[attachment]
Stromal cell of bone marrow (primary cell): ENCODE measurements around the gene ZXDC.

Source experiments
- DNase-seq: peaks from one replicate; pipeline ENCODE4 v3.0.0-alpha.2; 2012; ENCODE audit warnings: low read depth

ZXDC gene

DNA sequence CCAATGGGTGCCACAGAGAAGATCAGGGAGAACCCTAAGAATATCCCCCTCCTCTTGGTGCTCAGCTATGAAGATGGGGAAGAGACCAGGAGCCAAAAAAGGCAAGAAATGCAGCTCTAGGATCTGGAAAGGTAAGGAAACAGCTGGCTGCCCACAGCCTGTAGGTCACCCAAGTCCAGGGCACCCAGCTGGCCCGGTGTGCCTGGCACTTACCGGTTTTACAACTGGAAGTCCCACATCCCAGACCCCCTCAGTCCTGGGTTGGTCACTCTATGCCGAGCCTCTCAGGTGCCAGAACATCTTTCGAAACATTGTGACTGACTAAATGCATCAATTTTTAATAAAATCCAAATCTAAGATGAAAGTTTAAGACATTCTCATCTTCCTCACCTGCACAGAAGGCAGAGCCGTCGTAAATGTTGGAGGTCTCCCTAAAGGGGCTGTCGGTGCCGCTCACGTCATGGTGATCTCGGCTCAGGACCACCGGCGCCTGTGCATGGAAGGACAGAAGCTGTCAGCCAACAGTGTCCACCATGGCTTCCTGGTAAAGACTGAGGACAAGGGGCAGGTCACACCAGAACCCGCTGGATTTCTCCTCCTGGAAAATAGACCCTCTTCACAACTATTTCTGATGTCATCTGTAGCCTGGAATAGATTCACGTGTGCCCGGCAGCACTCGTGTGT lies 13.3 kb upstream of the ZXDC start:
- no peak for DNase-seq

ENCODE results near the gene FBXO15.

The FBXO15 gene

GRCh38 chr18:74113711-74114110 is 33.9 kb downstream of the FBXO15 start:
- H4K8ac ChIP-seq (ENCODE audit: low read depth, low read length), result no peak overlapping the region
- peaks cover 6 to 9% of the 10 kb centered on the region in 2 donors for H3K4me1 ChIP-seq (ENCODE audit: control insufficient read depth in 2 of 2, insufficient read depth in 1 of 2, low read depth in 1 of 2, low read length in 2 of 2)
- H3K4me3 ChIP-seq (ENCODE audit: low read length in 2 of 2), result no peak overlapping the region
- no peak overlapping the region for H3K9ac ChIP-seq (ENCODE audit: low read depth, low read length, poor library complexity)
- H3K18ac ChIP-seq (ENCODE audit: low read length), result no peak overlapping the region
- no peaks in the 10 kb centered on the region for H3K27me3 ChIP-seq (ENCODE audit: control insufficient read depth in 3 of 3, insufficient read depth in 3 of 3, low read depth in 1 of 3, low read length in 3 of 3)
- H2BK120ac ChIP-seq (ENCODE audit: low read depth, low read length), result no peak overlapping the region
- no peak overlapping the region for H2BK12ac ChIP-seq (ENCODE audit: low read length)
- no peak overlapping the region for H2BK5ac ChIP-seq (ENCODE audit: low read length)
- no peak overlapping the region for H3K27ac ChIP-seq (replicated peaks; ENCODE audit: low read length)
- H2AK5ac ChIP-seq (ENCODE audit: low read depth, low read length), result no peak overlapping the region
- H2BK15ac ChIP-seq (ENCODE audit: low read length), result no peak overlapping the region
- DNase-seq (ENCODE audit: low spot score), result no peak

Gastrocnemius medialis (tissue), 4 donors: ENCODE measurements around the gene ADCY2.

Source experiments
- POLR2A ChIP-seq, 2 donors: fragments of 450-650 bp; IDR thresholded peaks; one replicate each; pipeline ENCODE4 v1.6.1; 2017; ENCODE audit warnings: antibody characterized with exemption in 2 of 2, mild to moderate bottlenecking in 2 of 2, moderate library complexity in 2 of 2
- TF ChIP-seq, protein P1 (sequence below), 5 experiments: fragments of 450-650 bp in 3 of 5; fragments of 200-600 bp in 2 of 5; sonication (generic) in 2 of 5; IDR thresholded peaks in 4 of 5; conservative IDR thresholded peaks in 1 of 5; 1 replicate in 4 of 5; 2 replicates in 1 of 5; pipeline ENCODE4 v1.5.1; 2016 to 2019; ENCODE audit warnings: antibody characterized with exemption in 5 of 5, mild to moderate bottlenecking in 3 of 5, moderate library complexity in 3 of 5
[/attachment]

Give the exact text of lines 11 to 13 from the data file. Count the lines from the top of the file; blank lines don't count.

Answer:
- peaks cover 6 to 9% of the 10 kb centered on the region in 2 donors for H3K4me1 ChIP-seq (ENCODE audit: control insufficient read depth in 2 of 2, insufficient read depth in 1 of 2, low read depth in 1 of 2, low read length in 2 of 2)
- H3K4me3 ChIP-seq (ENCODE audit: low read length in 2 of 2), result no peak overlapping the region
- no peak overlapping the region for H3K9ac ChIP-seq (ENCODE audit: low read depth, low read length, poor library complexity)